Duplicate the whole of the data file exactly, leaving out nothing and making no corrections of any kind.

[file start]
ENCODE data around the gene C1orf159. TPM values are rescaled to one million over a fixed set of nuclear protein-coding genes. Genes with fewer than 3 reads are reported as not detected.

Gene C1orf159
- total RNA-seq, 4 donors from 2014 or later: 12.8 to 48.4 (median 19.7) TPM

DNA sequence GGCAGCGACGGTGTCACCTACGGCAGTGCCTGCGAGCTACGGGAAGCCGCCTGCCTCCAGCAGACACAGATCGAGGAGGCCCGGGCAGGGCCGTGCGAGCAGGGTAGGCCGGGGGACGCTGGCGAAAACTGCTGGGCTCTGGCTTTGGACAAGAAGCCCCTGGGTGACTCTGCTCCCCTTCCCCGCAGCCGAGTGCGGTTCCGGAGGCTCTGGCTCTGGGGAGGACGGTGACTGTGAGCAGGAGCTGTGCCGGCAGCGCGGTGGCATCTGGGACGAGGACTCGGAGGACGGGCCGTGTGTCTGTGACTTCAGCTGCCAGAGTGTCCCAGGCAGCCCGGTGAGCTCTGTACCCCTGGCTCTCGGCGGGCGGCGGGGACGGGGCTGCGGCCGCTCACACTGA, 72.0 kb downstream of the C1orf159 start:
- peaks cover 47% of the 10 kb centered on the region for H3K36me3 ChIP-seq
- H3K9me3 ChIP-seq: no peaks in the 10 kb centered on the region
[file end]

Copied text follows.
ENCODE data around the gene C1orf159. TPM values are rescaled to one million over a fixed set of nuclear protein-coding genes. Genes with fewer than 3 reads are reported as not detected.

Gene C1orf159
- total RNA-seq, 4 donors from 2014 or later: 12.8 to 48.4 (median 19.7) TPM

DNA sequence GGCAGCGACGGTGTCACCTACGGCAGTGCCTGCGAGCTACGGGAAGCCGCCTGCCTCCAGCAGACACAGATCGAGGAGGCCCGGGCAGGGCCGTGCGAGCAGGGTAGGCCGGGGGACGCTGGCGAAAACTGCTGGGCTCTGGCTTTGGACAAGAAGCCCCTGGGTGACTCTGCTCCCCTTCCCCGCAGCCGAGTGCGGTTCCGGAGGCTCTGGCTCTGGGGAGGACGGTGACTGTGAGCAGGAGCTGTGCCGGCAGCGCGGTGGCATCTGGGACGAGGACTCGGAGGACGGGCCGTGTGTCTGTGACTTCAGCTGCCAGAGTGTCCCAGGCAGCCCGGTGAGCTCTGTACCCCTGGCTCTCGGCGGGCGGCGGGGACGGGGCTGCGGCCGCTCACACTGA, 72.0 kb downstream of the C1orf159 start:
- peaks cover 47% of the 10 kb centered on the region for H3K36me3 ChIP-seq
- H3K9me3 ChIP-seq: no peaks in the 10 kb centered on the region